Feel free to download my slides from the webinar we held on this topic, or watch my 8-minute video recap.
Colin is founder and CEO of Inderly - IT for Law Firms, serving clients across Ontario. Colin enjoys figuring out how to make business technology work best for each unique situation.
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December, 2022 | Article

Professional Development Best Practices: Building Your Team's Tech Skills

Appara for TLOMAToday
Author Dan Palmer

Here’s how you can keep your law firm competitive by investing in your employees.

The legal industry is undergoing a long-overdue sea change. Law firms large and small are adopting innovative new technologies at a rapid pace, using AI, cloud-based software, and automation tools to mitigate staffing shortages, reduce administrative bloat, and better meet client demands. At the vanguard of this movement are forward-thinking firms staffed by young, ambitious lawyers, paralegals, and support staff who see technology as not the future, but the present. Meanwhile, a number of legacy firms are being left behind, betting on tradition rather than innovation.

While the Canadian Bar Association’s Code of Professional Conduct was retired in 2009, it still serves as a useful guidepost for law firms seeking to engage in best practices. Chapter 2 of the Code of Professional Conduct, “Competence and Quality of Service”, explains that lawyers owe their clients “a duty to be competent”. This duty includes “serving the client…so as to provide a quality of service at least equal to that which lawyers generally would expect of a competent lawyer in a like situation.”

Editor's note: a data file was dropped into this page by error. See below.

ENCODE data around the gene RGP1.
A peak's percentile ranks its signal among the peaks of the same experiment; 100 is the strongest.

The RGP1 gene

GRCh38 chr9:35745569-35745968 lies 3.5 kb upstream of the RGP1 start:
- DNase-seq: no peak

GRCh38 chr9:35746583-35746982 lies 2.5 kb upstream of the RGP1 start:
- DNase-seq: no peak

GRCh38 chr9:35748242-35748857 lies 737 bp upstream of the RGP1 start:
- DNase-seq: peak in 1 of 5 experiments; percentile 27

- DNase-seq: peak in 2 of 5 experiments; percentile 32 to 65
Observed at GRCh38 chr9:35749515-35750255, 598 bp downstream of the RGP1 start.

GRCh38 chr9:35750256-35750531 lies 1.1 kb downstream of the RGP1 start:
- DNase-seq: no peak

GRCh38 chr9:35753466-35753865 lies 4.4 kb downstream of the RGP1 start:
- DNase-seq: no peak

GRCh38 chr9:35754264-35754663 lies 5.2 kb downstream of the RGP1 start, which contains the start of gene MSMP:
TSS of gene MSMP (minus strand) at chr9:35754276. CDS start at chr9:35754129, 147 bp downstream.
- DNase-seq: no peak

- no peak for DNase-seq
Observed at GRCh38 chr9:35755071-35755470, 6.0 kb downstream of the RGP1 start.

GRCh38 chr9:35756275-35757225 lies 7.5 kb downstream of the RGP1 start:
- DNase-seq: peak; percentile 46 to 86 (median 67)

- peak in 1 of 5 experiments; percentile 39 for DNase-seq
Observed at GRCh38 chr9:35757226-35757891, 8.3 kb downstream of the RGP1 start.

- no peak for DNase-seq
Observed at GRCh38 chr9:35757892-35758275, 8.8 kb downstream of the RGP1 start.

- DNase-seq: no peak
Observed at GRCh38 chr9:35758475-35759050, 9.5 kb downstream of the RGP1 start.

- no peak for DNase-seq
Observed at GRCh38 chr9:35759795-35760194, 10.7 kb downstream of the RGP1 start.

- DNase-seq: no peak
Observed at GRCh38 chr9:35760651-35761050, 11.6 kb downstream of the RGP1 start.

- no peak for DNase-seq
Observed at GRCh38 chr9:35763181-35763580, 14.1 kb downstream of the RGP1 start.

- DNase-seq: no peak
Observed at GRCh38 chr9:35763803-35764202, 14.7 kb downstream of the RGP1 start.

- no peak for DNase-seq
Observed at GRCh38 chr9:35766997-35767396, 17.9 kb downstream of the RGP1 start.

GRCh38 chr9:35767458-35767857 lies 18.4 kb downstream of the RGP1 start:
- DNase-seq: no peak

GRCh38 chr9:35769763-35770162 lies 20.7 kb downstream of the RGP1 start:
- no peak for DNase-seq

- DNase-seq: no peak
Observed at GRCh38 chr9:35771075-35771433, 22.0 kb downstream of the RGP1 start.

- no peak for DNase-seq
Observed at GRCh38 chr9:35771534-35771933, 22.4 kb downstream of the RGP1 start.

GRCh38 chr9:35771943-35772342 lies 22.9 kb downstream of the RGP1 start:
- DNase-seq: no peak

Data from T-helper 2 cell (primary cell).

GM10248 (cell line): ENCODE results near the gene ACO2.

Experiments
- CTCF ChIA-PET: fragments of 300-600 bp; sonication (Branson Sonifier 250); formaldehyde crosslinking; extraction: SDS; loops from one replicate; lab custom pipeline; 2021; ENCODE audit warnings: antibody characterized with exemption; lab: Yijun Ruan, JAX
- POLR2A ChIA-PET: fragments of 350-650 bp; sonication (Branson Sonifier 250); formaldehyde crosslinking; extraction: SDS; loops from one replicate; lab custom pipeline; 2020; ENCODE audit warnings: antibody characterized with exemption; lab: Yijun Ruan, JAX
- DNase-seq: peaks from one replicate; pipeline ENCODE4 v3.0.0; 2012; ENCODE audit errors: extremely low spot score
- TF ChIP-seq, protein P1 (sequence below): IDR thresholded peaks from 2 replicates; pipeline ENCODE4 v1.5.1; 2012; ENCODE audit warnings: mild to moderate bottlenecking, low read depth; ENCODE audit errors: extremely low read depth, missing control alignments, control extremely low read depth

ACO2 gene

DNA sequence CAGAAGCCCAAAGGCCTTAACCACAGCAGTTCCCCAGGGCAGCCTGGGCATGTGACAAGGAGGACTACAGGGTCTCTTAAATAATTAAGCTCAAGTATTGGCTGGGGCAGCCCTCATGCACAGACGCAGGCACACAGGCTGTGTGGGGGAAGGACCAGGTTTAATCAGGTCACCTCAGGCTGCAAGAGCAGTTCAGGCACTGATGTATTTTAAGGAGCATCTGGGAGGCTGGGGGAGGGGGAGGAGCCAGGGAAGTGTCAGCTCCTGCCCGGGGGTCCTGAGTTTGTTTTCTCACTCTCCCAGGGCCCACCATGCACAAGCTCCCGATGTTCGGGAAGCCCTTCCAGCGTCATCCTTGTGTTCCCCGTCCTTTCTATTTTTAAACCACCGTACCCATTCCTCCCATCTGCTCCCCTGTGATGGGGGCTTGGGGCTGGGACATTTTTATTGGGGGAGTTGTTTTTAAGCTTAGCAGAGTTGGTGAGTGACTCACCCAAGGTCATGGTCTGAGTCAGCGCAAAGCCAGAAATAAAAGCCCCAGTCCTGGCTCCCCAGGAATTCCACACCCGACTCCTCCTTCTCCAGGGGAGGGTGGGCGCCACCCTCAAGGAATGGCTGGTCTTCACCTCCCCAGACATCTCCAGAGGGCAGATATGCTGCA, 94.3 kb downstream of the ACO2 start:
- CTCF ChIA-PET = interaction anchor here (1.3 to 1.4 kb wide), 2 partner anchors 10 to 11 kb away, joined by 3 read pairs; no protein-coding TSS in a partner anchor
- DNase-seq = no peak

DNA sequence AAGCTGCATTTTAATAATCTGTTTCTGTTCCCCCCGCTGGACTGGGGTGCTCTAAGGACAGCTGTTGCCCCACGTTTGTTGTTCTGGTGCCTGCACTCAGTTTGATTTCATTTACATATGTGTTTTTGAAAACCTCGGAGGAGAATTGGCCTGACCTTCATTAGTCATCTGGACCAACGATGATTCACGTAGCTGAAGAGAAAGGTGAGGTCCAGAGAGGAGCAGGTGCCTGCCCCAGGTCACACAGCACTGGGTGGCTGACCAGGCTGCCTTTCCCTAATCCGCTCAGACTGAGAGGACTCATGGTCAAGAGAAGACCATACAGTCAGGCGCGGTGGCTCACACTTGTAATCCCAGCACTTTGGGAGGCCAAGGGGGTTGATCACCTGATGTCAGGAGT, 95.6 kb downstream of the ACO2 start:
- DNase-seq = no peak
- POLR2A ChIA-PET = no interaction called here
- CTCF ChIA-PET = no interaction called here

In sum, Canadian law firms have an ethical obligation to their clients to be tech-savvy. It’s also just good business: Statistics show that every dollar invested in legaltech results in at least $4 in ROI.

If your staff aren’t tech-savvy, your law firm risks losing clients and revenue to more prepared competitors. That’s why focusing on technology skills training is every bit as important for law firms as continuing education in law. Here are some of the ways law office administrators and managers can help promote tech literacy in the workplace.

Foster a Culture of Teamwork & Change

One of the best things you can do to help your team upskill is create a company culture that encourages professional development. To help your team improve their technology skills, you’ll want to create the kind of culture where change is good, where teamwork trumps office politics, and where learning is a sign of strength rather than weakness.

Lawyers are avid readers and learners, but they may be hesitant to talk about professional development with their peers. As a law office manager, you can foster a culture of teamwork, change, and skills-building.

Align Individual and Organizational Priorities

There are two types of motivation: Extrinsic and intrinsic.

Extrinsic motivation involves offering rewards that are external to the person in question. This could be things like hockey tickets, a raise or bonus, or an extra week of vacation. Some sort of external factor is motivating the person to learn new skills.

Intrinsic motivation, on the other hand, is internal to the person in question. An intrinsically-motivated staff member will want to learn new skills because they find the activity of learning to be rewarding in and of itself. They don’t need some sort of external motivating factor because they’ve created their own motivation for themselves.

When you can align your organizational priorities with the individual wants and needs of your staff, you can leverage your team’s intrinsic motivation and encourage them to develop new skills without needing external reward.